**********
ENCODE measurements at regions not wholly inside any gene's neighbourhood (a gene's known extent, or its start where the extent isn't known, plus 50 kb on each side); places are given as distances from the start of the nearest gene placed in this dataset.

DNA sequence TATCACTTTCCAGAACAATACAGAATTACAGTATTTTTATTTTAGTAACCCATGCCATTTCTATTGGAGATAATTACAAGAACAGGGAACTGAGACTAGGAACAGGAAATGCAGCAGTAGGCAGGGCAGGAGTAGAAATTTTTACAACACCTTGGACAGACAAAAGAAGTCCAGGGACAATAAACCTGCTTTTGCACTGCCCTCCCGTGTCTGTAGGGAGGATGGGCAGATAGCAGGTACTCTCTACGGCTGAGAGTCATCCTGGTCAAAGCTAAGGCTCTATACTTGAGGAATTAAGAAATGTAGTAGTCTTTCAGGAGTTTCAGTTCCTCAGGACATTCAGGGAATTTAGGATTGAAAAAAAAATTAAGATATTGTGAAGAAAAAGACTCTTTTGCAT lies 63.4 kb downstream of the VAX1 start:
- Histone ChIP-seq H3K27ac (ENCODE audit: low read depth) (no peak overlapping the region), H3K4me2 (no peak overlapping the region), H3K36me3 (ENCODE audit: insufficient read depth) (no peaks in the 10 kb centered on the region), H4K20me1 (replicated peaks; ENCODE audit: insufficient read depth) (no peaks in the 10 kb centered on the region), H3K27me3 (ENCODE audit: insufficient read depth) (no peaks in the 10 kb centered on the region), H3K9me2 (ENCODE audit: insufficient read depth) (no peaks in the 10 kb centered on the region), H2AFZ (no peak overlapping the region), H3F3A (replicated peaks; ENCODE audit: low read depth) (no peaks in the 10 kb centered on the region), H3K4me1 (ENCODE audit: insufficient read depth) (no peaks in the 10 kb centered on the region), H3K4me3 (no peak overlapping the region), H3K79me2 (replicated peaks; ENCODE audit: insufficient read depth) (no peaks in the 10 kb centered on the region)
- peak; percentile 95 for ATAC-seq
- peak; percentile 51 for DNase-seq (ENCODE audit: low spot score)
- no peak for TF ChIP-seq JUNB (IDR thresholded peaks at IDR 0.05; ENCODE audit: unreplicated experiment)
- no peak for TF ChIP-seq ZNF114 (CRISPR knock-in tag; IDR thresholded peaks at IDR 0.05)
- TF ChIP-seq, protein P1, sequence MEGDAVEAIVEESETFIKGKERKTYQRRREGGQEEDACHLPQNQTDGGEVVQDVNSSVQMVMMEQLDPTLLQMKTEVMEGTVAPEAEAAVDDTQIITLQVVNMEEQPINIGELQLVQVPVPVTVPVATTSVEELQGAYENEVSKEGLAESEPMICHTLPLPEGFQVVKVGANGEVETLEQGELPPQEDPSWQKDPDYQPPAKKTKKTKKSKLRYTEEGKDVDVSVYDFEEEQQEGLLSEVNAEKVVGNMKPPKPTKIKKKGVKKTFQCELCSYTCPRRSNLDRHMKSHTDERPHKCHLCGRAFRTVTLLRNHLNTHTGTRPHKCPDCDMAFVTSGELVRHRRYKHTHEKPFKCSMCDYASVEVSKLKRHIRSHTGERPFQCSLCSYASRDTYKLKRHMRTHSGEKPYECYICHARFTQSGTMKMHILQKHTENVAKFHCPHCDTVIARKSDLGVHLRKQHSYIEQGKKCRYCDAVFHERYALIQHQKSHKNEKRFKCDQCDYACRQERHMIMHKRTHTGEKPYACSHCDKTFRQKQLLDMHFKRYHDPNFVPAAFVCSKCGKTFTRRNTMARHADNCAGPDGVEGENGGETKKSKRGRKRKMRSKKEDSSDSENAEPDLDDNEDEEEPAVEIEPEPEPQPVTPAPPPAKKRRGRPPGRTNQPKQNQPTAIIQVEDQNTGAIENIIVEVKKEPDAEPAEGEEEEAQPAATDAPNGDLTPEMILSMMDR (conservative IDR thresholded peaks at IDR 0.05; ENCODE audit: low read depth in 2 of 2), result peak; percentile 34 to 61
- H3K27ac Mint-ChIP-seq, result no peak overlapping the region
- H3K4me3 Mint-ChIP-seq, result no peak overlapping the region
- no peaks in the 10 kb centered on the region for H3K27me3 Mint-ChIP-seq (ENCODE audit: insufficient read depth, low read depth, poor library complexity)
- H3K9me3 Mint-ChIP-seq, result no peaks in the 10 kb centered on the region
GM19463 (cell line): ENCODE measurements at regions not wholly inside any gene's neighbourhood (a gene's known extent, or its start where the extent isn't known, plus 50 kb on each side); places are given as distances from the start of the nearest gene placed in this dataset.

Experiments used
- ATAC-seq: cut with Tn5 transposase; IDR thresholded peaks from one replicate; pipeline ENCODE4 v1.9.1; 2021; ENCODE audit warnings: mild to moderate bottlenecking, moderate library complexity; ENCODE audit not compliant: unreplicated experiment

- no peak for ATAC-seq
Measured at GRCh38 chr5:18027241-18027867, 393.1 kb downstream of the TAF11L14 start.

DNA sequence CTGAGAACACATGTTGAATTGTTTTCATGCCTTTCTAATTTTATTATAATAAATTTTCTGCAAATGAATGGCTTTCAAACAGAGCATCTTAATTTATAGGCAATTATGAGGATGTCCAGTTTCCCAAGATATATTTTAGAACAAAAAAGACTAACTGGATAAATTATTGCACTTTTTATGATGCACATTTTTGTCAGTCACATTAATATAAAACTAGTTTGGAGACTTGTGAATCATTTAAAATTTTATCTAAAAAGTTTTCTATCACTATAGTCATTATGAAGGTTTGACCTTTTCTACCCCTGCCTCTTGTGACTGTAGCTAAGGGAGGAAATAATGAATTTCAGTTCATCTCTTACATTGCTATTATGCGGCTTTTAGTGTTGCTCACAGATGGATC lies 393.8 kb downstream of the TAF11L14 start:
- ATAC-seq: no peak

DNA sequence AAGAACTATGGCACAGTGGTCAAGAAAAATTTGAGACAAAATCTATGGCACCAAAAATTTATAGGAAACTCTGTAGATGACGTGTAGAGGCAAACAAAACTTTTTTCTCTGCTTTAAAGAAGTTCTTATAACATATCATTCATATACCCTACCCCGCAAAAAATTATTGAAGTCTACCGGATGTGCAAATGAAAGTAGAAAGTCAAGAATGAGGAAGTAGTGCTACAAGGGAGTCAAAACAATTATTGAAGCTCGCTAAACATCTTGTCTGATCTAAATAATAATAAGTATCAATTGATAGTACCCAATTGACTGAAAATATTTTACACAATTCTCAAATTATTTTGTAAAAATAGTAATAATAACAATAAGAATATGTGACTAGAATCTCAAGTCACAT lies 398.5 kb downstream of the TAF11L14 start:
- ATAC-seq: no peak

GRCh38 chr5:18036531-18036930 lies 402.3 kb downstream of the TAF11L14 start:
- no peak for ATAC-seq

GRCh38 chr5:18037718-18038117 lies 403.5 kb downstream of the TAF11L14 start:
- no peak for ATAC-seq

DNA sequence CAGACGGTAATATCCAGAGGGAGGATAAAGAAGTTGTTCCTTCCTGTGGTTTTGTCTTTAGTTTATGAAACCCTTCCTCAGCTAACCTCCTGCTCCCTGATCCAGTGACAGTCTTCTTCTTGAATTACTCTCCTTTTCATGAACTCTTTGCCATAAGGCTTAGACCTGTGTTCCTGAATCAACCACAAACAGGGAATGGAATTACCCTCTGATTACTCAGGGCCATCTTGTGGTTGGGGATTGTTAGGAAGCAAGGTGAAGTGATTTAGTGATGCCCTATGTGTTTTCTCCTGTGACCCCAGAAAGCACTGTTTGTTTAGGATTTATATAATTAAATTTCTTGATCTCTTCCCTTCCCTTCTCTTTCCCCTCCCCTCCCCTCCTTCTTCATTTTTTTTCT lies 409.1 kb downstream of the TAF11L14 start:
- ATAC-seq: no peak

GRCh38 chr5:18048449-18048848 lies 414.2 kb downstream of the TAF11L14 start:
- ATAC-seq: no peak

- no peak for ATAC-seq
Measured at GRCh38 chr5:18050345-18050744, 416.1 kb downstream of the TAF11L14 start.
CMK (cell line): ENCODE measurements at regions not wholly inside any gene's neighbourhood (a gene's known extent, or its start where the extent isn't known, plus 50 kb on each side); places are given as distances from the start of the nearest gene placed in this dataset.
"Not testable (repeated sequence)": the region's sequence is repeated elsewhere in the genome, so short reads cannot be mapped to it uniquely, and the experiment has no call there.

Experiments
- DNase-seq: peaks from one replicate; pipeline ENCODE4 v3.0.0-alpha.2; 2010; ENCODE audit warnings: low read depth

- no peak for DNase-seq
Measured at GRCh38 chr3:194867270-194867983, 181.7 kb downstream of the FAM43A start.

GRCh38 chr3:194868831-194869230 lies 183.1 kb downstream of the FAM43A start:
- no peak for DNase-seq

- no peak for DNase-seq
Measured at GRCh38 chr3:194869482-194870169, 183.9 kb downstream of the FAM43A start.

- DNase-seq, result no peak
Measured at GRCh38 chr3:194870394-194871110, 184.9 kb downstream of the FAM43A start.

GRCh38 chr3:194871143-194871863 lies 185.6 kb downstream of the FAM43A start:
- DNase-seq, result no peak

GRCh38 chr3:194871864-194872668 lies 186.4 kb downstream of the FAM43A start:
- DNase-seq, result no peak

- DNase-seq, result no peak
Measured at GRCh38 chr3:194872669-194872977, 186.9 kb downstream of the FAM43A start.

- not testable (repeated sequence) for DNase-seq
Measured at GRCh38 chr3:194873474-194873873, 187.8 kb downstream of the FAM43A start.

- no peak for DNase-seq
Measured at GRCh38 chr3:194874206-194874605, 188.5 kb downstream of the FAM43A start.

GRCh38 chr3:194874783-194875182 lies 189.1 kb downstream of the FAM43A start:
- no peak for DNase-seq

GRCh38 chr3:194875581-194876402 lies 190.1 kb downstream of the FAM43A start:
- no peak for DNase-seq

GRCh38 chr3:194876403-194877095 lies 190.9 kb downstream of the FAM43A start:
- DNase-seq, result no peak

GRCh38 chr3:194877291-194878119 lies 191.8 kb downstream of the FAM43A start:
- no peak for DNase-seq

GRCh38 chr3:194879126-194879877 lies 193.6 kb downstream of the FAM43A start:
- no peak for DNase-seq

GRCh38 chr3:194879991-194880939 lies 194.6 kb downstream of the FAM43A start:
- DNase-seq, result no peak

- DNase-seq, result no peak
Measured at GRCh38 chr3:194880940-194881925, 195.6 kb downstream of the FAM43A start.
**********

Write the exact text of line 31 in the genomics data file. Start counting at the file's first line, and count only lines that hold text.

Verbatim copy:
Measured at GRCh38 chr5:18050345-18050744, 416.1 kb downstream of the TAF11L14 start.